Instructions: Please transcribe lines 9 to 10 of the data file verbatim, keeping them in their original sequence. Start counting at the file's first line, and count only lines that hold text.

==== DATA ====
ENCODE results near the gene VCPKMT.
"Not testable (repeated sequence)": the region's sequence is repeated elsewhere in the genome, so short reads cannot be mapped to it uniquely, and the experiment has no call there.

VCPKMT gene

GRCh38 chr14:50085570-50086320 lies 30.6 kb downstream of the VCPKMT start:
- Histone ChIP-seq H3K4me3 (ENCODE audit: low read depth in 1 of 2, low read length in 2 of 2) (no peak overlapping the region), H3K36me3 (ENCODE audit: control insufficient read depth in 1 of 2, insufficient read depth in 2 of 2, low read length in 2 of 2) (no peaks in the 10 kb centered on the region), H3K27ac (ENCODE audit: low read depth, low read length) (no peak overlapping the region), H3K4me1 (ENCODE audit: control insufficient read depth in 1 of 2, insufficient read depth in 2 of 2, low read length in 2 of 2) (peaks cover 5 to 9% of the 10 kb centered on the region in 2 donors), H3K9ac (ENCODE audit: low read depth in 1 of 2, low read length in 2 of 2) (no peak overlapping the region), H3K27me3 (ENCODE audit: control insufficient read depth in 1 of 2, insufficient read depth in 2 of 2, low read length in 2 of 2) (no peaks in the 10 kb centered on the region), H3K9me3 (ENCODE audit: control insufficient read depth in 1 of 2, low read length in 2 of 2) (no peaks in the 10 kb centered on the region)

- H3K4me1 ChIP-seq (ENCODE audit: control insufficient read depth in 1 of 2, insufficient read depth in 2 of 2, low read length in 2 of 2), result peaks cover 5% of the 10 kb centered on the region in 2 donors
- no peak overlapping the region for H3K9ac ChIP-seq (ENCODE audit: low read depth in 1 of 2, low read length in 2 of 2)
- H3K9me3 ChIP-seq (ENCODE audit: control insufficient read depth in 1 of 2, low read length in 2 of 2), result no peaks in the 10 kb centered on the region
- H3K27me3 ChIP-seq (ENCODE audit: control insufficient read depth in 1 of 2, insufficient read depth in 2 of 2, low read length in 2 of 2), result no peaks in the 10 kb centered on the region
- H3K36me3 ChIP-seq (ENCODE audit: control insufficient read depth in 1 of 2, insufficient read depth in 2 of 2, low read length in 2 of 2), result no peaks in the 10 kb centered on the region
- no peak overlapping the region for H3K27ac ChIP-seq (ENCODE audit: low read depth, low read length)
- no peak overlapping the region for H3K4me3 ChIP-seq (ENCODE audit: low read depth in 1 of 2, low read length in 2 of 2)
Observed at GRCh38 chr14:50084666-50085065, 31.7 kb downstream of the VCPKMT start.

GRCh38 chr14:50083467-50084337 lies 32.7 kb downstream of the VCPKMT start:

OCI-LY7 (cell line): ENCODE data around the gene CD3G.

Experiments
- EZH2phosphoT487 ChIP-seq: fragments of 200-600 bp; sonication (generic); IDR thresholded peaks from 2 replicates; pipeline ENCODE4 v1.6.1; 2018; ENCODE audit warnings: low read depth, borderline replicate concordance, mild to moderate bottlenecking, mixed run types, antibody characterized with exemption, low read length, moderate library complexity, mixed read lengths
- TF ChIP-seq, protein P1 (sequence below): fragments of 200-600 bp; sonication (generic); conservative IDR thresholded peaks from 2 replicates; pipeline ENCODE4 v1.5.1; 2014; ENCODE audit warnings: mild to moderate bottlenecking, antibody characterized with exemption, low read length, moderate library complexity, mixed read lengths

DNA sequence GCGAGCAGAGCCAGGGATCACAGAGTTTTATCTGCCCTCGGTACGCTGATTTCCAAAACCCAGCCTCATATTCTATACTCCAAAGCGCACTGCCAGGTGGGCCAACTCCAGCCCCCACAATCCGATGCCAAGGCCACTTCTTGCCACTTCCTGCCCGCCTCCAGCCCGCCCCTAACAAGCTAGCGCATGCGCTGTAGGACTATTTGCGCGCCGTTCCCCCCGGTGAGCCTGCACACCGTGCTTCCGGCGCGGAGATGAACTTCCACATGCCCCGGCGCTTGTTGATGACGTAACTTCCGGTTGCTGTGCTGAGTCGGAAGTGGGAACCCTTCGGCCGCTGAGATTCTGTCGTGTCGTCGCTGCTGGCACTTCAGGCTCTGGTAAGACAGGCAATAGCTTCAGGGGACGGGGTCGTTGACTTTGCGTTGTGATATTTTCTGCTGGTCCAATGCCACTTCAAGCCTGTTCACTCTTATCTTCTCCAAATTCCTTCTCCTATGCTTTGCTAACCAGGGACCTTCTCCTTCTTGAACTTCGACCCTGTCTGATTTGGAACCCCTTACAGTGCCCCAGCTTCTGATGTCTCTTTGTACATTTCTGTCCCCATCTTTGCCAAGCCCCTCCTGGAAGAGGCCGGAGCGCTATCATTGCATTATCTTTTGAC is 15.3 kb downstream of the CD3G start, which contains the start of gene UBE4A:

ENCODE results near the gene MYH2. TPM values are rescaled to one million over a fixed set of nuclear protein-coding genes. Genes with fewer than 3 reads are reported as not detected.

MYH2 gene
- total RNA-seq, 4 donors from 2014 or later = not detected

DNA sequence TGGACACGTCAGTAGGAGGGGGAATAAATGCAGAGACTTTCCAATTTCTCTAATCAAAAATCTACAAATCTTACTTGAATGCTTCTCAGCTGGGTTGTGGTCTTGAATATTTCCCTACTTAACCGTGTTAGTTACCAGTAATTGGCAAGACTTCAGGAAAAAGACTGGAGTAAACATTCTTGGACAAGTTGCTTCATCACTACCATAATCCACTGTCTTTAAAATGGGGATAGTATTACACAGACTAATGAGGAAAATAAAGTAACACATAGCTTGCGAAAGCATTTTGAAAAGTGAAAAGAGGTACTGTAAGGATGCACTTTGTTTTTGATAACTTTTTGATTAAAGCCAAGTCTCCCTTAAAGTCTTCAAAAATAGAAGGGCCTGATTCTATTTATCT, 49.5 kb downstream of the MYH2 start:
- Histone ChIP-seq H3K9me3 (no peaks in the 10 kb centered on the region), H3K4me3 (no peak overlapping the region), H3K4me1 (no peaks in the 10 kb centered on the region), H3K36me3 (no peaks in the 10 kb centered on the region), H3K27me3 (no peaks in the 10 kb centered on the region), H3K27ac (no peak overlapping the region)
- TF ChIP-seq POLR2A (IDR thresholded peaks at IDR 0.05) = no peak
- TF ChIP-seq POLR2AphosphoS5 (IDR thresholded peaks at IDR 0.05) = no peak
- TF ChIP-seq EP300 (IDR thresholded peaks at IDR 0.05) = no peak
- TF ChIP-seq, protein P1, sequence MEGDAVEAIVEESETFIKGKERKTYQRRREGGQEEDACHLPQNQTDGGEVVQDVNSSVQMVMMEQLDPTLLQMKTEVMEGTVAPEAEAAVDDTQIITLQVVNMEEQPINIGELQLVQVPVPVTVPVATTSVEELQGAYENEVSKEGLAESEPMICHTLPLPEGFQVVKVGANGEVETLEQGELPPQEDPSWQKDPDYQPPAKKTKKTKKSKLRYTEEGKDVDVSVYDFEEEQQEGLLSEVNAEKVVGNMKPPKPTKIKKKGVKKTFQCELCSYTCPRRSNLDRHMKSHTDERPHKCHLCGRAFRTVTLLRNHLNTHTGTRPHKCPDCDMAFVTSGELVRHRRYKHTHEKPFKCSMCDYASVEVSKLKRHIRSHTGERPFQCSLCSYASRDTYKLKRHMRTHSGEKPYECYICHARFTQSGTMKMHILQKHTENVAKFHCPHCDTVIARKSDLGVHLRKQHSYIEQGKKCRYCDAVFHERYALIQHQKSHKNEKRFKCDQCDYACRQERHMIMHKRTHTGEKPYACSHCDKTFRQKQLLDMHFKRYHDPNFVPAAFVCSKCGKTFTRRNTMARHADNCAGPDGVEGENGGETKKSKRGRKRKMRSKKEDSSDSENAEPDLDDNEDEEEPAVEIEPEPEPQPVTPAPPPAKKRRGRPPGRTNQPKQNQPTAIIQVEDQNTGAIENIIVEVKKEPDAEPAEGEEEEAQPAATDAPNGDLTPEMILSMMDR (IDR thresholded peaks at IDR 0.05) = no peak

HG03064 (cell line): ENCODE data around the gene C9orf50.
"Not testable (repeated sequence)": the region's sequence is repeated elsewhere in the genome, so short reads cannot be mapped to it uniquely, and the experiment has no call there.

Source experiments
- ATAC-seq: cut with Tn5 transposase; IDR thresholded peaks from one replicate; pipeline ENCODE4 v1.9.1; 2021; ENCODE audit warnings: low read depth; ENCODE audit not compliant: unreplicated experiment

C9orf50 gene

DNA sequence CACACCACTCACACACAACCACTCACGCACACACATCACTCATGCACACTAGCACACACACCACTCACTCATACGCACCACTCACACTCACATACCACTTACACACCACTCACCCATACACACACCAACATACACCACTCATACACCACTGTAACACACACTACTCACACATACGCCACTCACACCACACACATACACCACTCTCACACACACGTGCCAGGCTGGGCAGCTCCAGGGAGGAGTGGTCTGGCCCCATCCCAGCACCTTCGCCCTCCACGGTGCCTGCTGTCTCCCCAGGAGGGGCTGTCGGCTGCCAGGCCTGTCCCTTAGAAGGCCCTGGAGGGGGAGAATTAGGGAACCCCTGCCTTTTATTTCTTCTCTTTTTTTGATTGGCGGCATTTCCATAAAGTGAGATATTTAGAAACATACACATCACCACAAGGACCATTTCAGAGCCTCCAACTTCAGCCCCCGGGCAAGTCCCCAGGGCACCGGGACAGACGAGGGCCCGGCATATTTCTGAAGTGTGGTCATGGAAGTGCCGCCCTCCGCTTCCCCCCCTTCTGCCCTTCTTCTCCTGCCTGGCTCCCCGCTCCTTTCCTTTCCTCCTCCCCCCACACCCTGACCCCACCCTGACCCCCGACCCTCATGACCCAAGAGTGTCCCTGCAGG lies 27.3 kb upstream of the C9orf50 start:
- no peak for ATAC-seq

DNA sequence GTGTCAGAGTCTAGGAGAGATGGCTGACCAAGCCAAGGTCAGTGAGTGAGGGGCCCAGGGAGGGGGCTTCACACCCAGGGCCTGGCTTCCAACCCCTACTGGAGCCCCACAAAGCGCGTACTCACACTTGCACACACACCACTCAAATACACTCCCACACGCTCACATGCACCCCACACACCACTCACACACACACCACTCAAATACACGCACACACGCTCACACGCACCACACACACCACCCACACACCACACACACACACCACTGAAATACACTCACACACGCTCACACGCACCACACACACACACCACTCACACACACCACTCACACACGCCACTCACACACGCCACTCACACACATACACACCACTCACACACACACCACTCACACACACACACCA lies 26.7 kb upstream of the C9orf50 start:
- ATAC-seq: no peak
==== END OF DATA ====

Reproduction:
- H3K27me3 ChIP-seq (ENCODE audit: control insufficient read depth in 1 of 2, insufficient read depth in 2 of 2, low read length in 2 of 2), result no peaks in the 10 kb centered on the region
- H3K36me3 ChIP-seq (ENCODE audit: control insufficient read depth in 1 of 2, insufficient read depth in 2 of 2, low read length in 2 of 2), result no peaks in the 10 kb centered on the region